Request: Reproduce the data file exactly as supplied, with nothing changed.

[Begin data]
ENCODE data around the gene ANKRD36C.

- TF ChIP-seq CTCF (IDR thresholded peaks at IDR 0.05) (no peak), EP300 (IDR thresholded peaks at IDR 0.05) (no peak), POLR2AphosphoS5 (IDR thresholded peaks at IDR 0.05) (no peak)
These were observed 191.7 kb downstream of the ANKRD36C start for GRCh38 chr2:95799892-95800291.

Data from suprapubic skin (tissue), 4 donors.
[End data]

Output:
ENCODE data around the gene ANKRD36C.

- TF ChIP-seq CTCF (IDR thresholded peaks at IDR 0.05) (no peak), EP300 (IDR thresholded peaks at IDR 0.05) (no peak), POLR2AphosphoS5 (IDR thresholded peaks at IDR 0.05) (no peak)
These were observed 191.7 kb downstream of the ANKRD36C start for GRCh38 chr2:95799892-95800291.

Data from suprapubic skin (tissue), 4 donors.